Piero Gilardi is best known for the polyurethane “Nature Carpets” he has made since the mid-1960s. Depicting realistic landscapes such as seashores, agricultural fields, and woodlands, these rugs vary widely in size, format, and orientation. Of the fifteen such works on view here, two five-foot squares—Temporale e pesche cadute (Thunderstorm and Fallen Peaches) and Greto di torrente (Riverbed) (both 1967), a peach-littered lawn and a stony creek, respectively—are displayed on the floor. The remainder, which includes five smaller tondos produced while the artist was in coronavirus confinement in

  • Jean-Charles de Quillacq, Mon produit (My Product), 2020, polyester resin, clothes, natural hair, gloves, polyethylene. Installation view. Photo: Aurélien Mole.

    Jean-Charles de Quillacq

    Having opened just days after Paris ended its strict two-month coronavirus lockdown, Jean-Charles de Quillacq’s exhibition “Autofonction” (Auto-function) inevitably adopted a pandemic-related subtext. A last-minute addition to the show, Momie (Mummy), 2020—a braided loaf of bread, baked by the artist and posed on the gallery floor—was a direct response to the global health crisis, nodding to the uptick in home baking during confinement. It was a reminder of socially distant behavior, which is one way to describe the artist’s studio practice. For de Quillacq, artmaking is an erotic experience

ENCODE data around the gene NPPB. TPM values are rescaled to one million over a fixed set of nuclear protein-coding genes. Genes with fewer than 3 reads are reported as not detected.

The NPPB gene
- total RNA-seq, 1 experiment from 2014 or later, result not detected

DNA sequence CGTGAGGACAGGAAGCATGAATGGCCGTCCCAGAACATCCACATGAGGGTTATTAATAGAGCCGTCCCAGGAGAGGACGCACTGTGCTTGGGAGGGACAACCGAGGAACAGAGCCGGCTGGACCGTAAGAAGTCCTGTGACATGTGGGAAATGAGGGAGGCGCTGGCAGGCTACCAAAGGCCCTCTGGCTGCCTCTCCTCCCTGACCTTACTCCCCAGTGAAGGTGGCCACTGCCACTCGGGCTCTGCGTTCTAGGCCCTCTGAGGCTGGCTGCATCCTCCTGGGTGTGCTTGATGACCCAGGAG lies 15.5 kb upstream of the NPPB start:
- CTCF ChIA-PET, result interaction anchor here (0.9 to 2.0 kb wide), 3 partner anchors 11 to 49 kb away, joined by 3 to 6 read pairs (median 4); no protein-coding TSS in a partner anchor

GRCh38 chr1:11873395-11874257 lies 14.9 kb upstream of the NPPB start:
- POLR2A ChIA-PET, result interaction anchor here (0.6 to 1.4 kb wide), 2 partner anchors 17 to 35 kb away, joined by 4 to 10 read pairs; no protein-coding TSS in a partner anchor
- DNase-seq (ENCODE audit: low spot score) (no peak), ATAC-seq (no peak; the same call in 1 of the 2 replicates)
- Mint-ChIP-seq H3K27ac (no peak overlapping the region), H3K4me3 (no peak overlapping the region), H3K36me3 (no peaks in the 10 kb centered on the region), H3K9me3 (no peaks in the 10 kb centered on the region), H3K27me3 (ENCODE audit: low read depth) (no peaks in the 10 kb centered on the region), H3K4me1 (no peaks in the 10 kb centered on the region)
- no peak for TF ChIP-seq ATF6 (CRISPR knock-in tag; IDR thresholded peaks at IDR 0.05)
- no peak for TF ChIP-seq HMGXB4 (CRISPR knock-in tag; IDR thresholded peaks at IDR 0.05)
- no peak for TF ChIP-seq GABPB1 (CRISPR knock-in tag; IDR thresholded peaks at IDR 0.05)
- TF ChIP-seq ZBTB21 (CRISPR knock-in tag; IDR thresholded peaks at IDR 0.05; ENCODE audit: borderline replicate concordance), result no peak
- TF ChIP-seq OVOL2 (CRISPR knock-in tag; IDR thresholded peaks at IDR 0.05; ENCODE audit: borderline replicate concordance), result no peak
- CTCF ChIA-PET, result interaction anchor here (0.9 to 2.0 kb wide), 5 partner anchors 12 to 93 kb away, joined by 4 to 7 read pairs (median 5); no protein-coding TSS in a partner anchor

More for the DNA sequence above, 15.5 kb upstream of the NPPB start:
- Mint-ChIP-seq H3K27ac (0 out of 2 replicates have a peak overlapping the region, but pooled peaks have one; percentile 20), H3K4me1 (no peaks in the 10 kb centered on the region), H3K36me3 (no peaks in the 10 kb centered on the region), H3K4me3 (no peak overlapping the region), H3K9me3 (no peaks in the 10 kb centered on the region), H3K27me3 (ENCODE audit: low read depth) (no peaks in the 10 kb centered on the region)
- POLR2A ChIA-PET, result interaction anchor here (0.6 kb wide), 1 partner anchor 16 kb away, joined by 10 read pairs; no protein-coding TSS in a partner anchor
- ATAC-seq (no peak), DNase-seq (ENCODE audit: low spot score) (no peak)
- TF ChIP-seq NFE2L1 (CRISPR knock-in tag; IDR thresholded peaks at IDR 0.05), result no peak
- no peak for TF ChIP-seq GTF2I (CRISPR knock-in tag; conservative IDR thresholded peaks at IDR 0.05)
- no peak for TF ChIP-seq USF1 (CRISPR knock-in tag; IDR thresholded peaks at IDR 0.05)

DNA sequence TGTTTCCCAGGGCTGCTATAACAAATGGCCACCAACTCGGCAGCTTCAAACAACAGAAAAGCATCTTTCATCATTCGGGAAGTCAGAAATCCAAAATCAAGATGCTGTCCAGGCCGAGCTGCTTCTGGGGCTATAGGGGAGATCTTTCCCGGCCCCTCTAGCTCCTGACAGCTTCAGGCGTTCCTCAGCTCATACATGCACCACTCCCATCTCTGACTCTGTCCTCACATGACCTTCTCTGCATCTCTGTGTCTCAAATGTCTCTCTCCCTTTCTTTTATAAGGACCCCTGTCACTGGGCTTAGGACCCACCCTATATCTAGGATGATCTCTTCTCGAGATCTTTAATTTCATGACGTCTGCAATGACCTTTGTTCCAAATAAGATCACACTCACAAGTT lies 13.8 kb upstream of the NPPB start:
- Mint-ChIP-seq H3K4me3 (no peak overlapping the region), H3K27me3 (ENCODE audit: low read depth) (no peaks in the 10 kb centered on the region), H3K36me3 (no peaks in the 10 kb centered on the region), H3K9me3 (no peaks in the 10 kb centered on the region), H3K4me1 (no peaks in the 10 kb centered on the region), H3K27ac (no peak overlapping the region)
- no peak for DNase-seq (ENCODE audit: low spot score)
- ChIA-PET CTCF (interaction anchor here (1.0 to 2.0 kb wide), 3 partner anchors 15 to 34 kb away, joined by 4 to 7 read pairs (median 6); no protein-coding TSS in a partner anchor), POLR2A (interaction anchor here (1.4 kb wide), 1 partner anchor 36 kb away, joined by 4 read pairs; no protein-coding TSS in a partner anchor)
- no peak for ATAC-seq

• Zhenya Machneva, Totem, 2020, cotton, linen, and synthetic fibers, 73 5⁄8 × 75 5⁄8".

    Zhenya Machneva